44. Zumsteg A, Baeriswyl V, Imaizumi N, Schwendener R, Ruegg C, Christofori G: Myeloid cells contribute to tumor lymphangiogenesis. PLoS One. 2009, 4: e7067-10.1371/journal.pone.0007067.View ArticlePubMedPubMed CentralGoogle Scholar
  45. Karnezis T, Shayan R, Caesar C, Roufail S, Harris NC, Ardipradja K, Zhang YF, Williams SP, Farnsworth RH, Chai MG, Rupasinghe TW, Tull DL, Baldwin ME, Sloan EK, Fox SB, Achen MG, Stacker SA: VEGF-D promotes tumor metastasis by regulating prostaglandins produced by the collecting lymphatic endothelium. Cancer Cell. 2012, 21: 181-195. 10.1016/j.ccr.2011.12.026.View ArticlePubMedGoogle Scholar
  46. Risau W: Mechanisms of angiogenesis. Nature. 1997, 386: 671-674.View ArticlePubMedGoogle Scholar
  47. Saharinen P, Tammela T, Karkkainen MJ, Alitalo K: Lymphatic vasculature: development, molecular regulation and role in tumor metastasis and inflammation. Trends Immunol. 2004, 25: 387-395. 10.1016/ ArticlePubMedGoogle Scholar
  48. Cleaver O, Melton DA: Endothelial signaling during development. Nat Med. 2003, 9: 661-668. 10.1038/nm0603-661.View ArticlePubMedGoogle Scholar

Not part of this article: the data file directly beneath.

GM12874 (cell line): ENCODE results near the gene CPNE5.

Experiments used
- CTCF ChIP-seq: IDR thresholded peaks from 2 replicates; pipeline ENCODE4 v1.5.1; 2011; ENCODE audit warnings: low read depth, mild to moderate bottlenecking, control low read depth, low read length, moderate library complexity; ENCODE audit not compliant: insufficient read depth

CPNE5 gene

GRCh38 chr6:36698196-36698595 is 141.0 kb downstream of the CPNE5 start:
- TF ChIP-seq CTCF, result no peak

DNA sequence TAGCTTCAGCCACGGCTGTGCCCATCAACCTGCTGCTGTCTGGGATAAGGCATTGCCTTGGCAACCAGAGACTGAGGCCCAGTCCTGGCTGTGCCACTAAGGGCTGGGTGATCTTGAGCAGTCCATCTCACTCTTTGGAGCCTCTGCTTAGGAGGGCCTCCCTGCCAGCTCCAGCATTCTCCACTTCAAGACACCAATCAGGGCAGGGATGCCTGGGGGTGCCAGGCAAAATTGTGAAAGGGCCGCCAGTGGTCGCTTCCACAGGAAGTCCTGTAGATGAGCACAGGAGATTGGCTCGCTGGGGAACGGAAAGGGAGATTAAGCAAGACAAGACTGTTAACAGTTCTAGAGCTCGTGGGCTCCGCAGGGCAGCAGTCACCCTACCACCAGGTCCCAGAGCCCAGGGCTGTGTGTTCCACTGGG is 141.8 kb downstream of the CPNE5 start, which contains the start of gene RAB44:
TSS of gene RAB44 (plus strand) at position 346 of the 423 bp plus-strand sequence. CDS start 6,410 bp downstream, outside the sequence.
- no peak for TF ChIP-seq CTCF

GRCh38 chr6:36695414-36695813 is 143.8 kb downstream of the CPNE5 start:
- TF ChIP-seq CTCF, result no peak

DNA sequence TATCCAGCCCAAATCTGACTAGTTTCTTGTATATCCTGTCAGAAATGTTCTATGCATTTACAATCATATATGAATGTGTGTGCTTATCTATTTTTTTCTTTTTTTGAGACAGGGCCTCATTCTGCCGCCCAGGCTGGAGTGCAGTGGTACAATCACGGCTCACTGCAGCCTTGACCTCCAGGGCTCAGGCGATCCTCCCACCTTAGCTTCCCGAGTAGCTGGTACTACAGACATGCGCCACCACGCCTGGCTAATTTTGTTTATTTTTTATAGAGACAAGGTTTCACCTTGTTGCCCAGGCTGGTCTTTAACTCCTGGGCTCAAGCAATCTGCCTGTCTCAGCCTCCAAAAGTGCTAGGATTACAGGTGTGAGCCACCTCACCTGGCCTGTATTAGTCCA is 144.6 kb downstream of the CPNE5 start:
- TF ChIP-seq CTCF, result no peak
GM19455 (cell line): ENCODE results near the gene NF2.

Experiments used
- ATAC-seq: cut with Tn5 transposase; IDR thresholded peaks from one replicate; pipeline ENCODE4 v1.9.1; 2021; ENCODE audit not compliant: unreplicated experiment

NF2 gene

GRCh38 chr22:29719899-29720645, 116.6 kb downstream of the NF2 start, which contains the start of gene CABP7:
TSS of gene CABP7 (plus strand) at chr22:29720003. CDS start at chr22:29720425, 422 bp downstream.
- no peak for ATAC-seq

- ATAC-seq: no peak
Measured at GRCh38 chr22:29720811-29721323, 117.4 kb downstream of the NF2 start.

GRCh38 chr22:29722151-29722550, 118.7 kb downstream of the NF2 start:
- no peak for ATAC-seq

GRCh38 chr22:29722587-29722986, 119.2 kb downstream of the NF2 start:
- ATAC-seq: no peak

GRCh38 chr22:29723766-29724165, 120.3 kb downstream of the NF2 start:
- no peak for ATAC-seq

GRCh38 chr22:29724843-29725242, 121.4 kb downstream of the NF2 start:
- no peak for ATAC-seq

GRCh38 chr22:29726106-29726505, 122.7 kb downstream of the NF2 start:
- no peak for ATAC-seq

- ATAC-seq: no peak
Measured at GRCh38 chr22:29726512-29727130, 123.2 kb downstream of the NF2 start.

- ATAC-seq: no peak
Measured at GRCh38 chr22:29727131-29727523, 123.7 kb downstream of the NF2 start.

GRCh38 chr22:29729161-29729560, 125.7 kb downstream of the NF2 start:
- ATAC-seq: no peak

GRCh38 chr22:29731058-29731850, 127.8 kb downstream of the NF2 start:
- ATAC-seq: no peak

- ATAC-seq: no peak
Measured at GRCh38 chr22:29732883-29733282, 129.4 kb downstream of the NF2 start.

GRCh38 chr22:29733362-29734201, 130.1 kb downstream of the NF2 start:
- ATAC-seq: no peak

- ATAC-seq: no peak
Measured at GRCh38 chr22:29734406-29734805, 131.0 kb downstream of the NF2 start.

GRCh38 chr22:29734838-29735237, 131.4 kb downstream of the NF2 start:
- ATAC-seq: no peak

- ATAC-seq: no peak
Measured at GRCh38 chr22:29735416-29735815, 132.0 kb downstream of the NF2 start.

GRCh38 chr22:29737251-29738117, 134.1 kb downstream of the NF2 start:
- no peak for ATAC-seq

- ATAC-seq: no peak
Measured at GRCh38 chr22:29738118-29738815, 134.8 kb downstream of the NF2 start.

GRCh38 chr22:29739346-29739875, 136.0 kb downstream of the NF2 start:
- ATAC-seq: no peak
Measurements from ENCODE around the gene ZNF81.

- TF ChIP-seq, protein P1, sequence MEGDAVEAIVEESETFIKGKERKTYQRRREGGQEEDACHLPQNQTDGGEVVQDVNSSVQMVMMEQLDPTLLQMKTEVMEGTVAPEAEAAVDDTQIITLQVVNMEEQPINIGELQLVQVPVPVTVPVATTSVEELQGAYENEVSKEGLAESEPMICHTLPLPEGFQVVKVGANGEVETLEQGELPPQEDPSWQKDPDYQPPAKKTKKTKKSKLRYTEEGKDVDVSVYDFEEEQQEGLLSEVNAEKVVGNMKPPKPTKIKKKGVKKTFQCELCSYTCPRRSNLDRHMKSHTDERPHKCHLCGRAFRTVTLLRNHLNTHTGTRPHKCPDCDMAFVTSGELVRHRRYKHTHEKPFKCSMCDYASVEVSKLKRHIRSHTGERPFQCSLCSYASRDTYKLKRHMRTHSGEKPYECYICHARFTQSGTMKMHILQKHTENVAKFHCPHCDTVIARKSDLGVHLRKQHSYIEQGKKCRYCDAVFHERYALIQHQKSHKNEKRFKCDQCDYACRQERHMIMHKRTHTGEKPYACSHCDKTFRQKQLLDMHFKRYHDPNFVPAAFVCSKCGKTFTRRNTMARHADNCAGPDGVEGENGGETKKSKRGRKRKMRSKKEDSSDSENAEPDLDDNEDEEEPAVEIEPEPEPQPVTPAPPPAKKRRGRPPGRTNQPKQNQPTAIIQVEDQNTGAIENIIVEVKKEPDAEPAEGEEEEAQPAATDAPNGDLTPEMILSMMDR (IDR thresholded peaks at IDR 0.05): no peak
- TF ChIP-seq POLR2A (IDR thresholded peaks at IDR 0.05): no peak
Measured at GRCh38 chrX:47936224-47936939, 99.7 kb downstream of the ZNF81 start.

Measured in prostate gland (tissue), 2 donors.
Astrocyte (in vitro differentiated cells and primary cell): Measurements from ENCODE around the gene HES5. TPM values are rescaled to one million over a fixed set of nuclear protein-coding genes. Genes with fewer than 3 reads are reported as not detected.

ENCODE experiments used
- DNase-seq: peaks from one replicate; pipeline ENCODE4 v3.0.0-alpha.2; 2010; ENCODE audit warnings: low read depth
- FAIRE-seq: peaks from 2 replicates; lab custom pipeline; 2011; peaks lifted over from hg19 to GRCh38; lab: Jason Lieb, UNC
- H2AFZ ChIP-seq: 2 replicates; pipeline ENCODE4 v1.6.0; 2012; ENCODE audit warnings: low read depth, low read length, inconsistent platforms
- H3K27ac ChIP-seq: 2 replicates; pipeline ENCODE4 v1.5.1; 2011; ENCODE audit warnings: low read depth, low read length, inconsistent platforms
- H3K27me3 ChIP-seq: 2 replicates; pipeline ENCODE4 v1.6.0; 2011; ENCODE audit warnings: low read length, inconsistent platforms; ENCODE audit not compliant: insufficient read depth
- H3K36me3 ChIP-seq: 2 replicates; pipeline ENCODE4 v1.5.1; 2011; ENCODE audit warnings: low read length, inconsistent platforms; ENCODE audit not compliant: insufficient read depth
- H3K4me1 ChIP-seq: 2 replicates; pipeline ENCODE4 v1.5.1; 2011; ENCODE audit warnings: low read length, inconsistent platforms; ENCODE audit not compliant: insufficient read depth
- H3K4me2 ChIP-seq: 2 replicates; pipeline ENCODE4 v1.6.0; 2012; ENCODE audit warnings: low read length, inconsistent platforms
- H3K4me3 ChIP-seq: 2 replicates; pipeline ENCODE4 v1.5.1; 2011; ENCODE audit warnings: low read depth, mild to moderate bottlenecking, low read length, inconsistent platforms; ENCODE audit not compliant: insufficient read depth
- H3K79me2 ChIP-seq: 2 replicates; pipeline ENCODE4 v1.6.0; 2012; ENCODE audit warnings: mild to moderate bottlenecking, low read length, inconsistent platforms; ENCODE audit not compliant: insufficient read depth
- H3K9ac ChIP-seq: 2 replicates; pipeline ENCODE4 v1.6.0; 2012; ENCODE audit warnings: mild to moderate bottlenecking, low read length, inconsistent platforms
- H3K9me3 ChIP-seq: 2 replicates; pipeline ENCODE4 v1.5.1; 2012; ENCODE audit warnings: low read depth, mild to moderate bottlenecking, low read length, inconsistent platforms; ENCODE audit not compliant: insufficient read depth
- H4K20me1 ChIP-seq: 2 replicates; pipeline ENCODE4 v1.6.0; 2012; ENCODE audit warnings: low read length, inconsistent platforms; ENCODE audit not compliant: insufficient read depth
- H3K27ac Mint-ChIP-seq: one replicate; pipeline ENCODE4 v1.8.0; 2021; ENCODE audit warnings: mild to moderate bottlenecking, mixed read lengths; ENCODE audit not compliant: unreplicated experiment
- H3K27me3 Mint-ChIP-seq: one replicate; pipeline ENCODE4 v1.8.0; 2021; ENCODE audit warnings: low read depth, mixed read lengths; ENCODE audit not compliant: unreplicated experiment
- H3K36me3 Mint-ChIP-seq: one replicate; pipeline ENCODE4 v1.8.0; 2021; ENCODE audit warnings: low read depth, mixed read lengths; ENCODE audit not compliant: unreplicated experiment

49. Oliver G: Lymphatic vasculature development. Nat Rev Immunol. 2004, 4: 35-45. 10.1038/nri1258.View ArticlePubMedGoogle Scholar
  50. Harvey NL, Oliver G: Choose your fate: artery, vein or lymphatic vessel?. Curr Opin Genet Dev. 2004, 14: 499-505. 10.1016/j.gde.2004.07.005.View ArticlePubMedGoogle Scholar
  51. Simons M, Eichmann A: Physiology. Lymphatics are in my veins. Science. 2013, 341: 622-624. 10.1126/science.1243452.View ArticlePubMedPubMed CentralGoogle Scholar
  52. Morton DL, Wen DR, Wong JH, Economou JS, Cagle LA, Storm FK, Foshag LJ, Cochran AJ: Technical details of intraoperative lymphatic mapping for early stage melanoma. Arch Surg. 1992, 127: 392-399. 10.1001/archsurg.1992.01420040034005.View ArticlePubMedGoogle Scholar
  53. Cheng G, Kurita S, Torigian DA, Alavi A: Current status of sentinel lymph-node biopsy in patients with breast cancer. Eur J Nucl Med Mol Imaging. 2011, 38: 562-575. 10.1007/s00259-010-1577-z.View ArticlePubMedGoogle Scholar
  54. Spillane AJ, Brennan ME: Accuracy of sentinel lymph node biopsy in large and multifocal/multicentric breast carcinoma–a systematic review. Eur J Surg Oncol. 2011, 37: 371-385. 10.1016/j.ejso.2011.01.011.View ArticlePubMedGoogle Scholar